- The Embassy Singers and Players
- Ada Moore, Jimmy Rushing, & Buck Clayton and his Orchestra.
- Geordie Hormel with Bill Hitchcock and His Band.
- The Sensations feat. Yvonne Mills
- Bob Scobey
- Georgie's Varsity 5
- Dig Richards and the R'Jays
- Russ Conway
- The Crew-Cuts
- The Doowackadoolers
- Johnathan & Darlene Edwards
- Billy Cotton, Kathy Kay, and Alan Breeze
- Pete Drake
- Bob Hammer Band
- The Lords
- Jimmy Smith
- Big Joe Turner – Classic Jazz Records
- Gene Vincent & the Blue Caps – 1956 Capitol
- Ben Webster, Frank Rosolino – Contemporary
- Lawrence Welk and his Orchestra – Ranwood
- Coco Briaval – Sunset France/Harmonia Mundi
- Lena Zavaroni – Hold Tight, It's Lena BBC Records (UK, 1982)
- Raul Seixas and his Band – 1992 – Raul Vivo
Ain't She Sweet was also recorded by Fabian Forte, Hoosier Hot Shots, Ray Anthony, Nat King Cole, Tiny Hill , The Playboys, The Viscounts, and Frankie Lymon. The song was also covered in 1990 on the album Funk of Ages by Bernie Worrell and several former members of Parliament-Funkadelic.
Versions by the Beatles
|"Ain't She Sweet"|
|Single by the Beatles|
|Released||29 May 1964 (UK)
|Recorded||22 or 24 June 1961[nb 1]|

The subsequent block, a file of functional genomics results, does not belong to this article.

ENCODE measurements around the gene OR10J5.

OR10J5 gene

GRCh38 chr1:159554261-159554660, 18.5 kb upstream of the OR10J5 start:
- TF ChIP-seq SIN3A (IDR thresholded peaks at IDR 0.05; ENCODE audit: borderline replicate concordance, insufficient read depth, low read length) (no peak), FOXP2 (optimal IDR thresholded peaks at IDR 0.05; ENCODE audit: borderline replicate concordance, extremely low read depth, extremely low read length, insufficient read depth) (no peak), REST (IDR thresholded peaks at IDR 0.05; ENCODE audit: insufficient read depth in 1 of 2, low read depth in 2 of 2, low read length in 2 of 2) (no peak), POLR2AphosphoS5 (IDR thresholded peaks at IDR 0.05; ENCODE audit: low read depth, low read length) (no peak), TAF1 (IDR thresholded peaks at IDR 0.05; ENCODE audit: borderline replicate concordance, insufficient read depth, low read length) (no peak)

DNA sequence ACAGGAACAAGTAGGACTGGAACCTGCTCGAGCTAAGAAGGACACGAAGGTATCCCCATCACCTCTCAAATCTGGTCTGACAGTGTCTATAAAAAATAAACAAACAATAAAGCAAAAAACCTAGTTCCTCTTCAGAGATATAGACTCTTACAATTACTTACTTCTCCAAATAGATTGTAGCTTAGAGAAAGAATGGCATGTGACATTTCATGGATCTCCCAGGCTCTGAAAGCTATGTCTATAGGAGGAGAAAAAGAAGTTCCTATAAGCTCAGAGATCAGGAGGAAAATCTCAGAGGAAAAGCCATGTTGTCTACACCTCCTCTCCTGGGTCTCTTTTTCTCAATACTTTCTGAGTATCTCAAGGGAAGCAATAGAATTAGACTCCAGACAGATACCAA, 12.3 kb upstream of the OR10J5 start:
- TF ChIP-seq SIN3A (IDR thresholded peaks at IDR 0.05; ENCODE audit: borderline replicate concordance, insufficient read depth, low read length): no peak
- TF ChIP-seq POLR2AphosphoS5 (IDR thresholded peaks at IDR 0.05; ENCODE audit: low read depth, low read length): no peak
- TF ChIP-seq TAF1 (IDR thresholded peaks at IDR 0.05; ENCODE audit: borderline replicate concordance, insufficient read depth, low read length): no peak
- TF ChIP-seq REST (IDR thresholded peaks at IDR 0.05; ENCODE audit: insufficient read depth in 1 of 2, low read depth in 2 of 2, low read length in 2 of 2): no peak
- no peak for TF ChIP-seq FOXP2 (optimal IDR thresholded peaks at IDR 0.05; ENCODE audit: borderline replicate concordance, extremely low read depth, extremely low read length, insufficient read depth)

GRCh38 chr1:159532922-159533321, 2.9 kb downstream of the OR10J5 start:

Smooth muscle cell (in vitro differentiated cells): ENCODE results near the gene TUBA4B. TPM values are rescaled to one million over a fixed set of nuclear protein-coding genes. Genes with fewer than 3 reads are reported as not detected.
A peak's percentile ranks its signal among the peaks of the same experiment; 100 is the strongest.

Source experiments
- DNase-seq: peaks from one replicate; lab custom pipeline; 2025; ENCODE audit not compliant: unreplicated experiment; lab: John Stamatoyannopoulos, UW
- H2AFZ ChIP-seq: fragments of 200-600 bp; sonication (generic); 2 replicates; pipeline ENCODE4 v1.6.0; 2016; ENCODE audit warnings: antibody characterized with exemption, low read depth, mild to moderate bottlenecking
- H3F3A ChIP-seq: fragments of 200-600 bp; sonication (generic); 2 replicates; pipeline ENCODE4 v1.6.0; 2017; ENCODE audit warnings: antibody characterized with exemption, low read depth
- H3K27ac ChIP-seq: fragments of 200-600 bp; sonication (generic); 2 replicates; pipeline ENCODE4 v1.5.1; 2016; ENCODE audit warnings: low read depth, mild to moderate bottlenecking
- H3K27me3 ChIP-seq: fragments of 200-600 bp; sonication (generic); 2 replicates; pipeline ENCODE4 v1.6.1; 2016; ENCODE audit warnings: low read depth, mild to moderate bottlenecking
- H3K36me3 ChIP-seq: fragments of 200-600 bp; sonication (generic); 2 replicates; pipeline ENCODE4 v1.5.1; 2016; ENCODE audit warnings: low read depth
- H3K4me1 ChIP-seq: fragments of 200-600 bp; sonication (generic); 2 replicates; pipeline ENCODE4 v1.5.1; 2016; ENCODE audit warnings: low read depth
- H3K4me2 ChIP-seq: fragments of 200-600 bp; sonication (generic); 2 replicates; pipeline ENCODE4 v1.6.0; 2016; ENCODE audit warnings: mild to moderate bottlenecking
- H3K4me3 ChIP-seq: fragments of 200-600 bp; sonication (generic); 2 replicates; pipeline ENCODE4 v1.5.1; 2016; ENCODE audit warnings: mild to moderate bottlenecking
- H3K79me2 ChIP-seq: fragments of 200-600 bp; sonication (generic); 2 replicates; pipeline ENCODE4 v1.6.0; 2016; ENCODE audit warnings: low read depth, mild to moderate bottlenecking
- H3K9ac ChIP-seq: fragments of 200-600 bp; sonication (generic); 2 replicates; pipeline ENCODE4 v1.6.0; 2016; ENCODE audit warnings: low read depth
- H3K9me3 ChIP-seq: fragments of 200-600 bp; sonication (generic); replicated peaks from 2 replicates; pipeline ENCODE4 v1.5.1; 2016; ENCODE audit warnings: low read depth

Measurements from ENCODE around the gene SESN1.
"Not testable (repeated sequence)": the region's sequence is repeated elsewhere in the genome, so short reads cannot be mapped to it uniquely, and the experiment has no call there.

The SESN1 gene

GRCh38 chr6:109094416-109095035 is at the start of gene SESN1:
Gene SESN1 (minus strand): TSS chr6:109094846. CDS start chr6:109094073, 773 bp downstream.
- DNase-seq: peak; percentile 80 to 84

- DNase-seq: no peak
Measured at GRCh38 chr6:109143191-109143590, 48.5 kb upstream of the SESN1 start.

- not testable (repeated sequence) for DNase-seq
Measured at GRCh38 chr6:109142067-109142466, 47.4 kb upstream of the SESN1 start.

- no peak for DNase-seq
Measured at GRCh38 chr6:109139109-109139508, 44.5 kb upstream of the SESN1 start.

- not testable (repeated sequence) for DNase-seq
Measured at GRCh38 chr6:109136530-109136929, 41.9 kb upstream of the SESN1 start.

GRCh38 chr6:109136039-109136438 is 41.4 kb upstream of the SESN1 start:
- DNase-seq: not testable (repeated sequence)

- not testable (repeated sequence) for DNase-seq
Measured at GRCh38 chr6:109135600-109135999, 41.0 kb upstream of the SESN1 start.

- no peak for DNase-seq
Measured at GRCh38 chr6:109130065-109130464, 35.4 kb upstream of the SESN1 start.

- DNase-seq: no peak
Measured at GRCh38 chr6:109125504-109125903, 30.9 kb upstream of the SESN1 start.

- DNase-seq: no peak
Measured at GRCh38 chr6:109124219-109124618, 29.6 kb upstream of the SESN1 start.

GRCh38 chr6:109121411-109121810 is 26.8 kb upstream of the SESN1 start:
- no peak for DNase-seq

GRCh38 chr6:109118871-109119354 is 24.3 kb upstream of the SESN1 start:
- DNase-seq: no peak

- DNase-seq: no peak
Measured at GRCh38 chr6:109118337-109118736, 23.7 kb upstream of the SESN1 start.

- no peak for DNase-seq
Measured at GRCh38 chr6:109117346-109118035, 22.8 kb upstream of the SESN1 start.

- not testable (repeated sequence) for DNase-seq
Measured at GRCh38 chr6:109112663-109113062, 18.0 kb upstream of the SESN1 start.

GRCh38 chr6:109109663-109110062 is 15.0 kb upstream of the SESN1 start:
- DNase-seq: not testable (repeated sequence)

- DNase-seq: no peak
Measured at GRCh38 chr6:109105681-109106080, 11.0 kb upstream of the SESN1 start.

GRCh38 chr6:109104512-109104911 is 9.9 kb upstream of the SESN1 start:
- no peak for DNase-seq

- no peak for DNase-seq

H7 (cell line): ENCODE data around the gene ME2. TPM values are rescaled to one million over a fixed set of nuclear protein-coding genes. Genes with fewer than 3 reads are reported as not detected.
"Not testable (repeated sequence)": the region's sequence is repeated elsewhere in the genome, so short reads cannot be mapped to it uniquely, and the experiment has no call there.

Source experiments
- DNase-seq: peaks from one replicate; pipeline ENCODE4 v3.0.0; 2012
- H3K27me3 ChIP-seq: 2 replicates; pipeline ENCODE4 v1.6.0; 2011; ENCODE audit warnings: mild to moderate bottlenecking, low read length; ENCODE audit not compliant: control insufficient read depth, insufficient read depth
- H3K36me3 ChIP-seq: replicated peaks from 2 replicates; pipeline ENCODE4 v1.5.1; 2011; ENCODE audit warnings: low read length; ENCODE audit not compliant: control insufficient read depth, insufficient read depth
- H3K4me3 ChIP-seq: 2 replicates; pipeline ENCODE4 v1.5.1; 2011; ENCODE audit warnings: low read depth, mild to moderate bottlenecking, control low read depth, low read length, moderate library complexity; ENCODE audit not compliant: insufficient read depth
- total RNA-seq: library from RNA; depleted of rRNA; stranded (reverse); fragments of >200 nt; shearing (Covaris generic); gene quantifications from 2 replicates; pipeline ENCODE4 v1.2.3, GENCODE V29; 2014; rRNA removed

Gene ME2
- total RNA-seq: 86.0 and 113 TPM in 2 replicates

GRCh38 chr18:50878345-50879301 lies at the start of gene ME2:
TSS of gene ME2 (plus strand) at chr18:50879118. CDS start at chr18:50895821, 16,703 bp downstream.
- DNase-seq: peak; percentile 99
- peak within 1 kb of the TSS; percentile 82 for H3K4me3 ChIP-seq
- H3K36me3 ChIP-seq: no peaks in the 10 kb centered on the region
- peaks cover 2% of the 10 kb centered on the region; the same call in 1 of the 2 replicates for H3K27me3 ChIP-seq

|Studio||Friedrich-Ebert-Halle, Hamburg[nb 2]|
|Genre||Rock and roll|
|The Beatles UK singles chronology|
|The Beatles US singles chronology|
The Beatles regularly performed the song live from 1957 to 1962.[nb 3] According to Beatles historian Mark Lewisohn, "John [Lennon] may have known the song through his mother; he certainly knew it from Gene Vincent's 1956 recording on the LP Bluejean Bop!" In The Beatles as Musicians, Walter Everett offers a similar assessment, writing simply that it was "based on Gene Vincent's record." Musicologist and writer Ian MacDonald also agrees with this view. Lewisohn further notes that, "John Lennon's vocal rendition was different from Vincent's, it would seem that he arranged his own unique version... He may have also been influenced by Duffy Power's 1959 version". In the Beatles' Anthology book, McCartney recalls that "Songs like 'Till There Was You' and 'Ain't She Sweet' would be the late-night cabaret material. They showed that we weren't just another rock'n'roll group."[nb 4]
On June 22 or 24, 1961,[nb 1] during their first professional recording session, the Beatles recorded a cover of "Ain't She Sweet". Recorded at the Friedrich-Ebert-Halle[nb 2] in Hamburg, Germany, produced by Bert Kaempfert and engineered by Karl Hinze, the session saw the Beatles backing Tony Sheridan. George Harrison later recalled that the group misunderstood the purpose of the recording session and only learned upon arrival that they would be backing Sheridan. Harrison further added, "It was a bit disappointing because we'd been hoping to get a record deal as ourselves." "Ain't She Sweet" was one of two songs recorded without Sheridan[nb 5] with Lennon instead on lead vocal. In 1968, Lennon reflected, "We thought it would be easy: the Germans had such shitty records, ours was bound to be better." MacDonald surmised that the Beatles decided to record a cover to save their stronger originals, such as McCartney's "Like Dreamers Do" and Lennon's "Hello Little Girl".